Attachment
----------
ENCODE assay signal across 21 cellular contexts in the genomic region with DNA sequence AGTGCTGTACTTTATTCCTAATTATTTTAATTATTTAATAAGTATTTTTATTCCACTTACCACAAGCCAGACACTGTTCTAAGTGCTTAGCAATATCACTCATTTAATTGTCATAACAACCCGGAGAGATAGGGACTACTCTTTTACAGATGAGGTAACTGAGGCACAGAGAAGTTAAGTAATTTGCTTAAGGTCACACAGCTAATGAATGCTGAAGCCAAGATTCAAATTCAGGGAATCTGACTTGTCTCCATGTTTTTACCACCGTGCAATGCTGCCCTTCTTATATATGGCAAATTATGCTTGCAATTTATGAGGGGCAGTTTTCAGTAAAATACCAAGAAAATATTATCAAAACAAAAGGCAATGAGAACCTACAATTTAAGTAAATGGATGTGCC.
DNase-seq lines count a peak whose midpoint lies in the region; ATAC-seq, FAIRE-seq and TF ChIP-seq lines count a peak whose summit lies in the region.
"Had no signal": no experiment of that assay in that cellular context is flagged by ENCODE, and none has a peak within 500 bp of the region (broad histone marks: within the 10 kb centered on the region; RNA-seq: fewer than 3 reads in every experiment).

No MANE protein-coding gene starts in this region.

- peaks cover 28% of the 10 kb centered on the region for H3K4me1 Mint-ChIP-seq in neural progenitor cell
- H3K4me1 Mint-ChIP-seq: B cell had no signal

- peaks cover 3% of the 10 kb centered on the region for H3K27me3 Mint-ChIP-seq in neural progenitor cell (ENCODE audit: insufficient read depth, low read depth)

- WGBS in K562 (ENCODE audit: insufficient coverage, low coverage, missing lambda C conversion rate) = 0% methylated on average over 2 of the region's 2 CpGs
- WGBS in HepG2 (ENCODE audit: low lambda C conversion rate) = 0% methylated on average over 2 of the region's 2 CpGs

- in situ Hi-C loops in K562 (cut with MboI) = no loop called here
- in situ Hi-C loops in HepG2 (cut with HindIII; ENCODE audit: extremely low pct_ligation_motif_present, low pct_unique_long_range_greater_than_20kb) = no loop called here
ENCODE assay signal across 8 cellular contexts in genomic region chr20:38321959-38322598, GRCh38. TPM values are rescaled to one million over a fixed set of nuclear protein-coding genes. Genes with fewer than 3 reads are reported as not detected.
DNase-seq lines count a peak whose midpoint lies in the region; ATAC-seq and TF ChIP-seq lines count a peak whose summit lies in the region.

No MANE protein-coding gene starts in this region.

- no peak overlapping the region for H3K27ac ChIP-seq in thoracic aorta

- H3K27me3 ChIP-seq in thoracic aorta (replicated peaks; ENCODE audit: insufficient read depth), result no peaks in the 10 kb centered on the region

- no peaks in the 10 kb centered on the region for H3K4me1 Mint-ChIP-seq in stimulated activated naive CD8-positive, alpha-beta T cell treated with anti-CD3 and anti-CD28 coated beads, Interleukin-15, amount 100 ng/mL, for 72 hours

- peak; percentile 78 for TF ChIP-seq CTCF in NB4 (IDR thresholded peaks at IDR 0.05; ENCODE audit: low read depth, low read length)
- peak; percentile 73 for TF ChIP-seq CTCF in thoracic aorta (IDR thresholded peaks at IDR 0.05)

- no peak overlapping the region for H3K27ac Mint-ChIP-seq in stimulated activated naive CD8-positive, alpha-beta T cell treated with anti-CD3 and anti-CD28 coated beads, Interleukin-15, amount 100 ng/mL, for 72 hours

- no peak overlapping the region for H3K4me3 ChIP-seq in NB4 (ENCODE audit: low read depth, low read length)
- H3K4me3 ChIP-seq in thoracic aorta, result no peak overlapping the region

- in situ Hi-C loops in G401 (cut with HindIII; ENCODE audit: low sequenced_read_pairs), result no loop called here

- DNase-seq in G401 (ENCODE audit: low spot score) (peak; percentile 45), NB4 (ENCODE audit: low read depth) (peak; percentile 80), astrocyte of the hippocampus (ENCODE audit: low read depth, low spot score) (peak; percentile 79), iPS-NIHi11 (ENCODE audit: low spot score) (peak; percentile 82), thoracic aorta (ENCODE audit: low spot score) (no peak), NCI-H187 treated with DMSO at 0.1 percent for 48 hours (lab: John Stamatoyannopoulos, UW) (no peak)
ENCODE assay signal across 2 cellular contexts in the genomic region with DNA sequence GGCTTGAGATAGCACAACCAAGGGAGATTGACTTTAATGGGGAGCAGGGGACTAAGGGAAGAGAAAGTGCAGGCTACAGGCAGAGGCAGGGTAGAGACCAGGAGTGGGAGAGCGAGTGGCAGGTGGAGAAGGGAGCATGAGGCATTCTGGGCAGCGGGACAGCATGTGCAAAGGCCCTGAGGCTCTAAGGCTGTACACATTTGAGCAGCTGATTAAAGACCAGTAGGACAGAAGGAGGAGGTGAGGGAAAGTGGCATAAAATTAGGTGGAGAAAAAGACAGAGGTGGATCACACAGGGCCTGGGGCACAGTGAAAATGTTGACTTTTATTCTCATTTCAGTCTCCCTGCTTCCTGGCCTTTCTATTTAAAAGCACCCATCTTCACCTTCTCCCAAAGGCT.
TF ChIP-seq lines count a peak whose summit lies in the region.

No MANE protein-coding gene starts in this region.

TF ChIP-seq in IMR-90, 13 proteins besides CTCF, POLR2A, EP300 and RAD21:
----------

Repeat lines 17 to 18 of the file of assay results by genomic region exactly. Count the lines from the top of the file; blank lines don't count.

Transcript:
- no peaks in the 10 kb centered on the region for H3K4me1 Mint-ChIP-seq in stimulated activated naive CD8-positive, alpha-beta T cell treated with anti-CD3 and anti-CD28 coated beads, Interleukin-15, amount 100 ng/mL, for 72 hours

- peak; percentile 78 for TF ChIP-seq CTCF in NB4 (IDR thresholded peaks at IDR 0.05; ENCODE audit: low read depth, low read length)